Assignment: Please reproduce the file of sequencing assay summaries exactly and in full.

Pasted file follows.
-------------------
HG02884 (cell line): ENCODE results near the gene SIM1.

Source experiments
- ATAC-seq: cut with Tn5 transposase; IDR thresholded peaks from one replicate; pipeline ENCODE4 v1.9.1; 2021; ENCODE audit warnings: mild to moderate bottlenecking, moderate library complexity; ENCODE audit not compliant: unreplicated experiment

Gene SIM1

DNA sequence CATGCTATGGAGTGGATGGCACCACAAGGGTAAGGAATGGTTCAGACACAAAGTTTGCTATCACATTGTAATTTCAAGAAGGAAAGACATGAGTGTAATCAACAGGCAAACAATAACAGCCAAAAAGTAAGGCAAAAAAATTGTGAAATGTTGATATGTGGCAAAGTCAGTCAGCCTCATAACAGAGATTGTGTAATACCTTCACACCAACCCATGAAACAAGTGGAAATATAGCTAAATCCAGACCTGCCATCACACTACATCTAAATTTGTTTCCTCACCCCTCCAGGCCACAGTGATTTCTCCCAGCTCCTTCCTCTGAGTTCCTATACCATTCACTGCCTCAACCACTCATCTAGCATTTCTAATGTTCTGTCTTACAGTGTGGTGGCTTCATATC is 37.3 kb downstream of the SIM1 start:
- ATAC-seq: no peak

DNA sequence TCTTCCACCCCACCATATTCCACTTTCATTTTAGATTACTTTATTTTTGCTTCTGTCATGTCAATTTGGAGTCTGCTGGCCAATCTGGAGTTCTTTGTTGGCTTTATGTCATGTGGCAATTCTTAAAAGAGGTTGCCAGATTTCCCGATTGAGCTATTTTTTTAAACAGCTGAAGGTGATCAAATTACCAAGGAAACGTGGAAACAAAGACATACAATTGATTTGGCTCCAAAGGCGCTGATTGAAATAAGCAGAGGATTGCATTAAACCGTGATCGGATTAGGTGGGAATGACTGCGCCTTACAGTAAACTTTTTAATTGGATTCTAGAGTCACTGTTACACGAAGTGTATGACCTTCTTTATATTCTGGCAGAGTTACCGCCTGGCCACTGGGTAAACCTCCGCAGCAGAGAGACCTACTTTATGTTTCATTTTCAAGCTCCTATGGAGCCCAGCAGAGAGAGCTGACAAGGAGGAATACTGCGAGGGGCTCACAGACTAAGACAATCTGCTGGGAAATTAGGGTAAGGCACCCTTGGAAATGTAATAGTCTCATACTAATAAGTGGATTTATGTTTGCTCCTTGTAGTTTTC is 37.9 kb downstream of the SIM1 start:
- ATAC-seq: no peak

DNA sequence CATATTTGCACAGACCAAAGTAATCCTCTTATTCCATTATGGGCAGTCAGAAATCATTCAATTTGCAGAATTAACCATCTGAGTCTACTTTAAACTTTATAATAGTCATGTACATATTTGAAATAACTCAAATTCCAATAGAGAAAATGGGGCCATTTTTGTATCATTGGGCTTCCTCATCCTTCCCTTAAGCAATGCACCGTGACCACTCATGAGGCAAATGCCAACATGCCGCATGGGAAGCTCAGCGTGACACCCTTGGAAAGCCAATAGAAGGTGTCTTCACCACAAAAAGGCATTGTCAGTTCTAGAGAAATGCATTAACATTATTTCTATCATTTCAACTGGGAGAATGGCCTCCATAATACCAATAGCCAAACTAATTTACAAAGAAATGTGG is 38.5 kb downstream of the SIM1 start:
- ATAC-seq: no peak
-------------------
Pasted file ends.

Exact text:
HG02884 (cell line): ENCODE results near the gene SIM1.

Source experiments
- ATAC-seq: cut with Tn5 transposase; IDR thresholded peaks from one replicate; pipeline ENCODE4 v1.9.1; 2021; ENCODE audit warnings: mild to moderate bottlenecking, moderate library complexity; ENCODE audit not compliant: unreplicated experiment

Gene SIM1

DNA sequence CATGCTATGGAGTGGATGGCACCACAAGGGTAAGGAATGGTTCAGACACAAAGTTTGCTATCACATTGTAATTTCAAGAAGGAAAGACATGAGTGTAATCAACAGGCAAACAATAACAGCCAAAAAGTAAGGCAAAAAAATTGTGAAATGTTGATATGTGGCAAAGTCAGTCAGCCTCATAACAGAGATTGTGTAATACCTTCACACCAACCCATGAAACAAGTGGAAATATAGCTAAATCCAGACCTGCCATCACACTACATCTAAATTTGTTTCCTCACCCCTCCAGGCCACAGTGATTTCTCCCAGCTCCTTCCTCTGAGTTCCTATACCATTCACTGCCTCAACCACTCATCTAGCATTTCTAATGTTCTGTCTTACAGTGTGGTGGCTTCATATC is 37.3 kb downstream of the SIM1 start:
- ATAC-seq: no peak

DNA sequence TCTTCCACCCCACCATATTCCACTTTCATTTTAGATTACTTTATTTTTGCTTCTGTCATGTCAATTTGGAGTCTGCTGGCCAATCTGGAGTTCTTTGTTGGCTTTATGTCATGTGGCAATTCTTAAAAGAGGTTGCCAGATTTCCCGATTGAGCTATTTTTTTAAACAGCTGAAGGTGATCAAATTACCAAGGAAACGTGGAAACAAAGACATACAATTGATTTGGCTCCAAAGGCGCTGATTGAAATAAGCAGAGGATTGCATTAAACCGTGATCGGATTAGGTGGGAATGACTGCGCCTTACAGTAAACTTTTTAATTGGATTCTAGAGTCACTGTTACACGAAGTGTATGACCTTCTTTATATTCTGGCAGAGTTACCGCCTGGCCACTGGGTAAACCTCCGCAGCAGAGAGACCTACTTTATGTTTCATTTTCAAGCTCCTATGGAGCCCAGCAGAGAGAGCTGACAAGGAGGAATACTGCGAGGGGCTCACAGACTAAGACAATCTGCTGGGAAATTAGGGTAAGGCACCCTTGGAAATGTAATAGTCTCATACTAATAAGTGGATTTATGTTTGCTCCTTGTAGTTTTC is 37.9 kb downstream of the SIM1 start:
- ATAC-seq: no peak

DNA sequence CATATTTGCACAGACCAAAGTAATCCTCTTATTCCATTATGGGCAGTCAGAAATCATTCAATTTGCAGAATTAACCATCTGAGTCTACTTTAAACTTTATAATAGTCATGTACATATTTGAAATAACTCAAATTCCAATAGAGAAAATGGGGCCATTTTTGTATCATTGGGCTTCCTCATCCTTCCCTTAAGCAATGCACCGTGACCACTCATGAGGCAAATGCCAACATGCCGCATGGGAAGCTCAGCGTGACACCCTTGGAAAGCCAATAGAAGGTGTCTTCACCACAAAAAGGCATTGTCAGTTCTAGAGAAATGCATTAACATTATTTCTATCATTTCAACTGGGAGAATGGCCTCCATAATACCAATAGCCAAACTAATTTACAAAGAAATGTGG is 38.5 kb downstream of the SIM1 start:
- ATAC-seq: no peak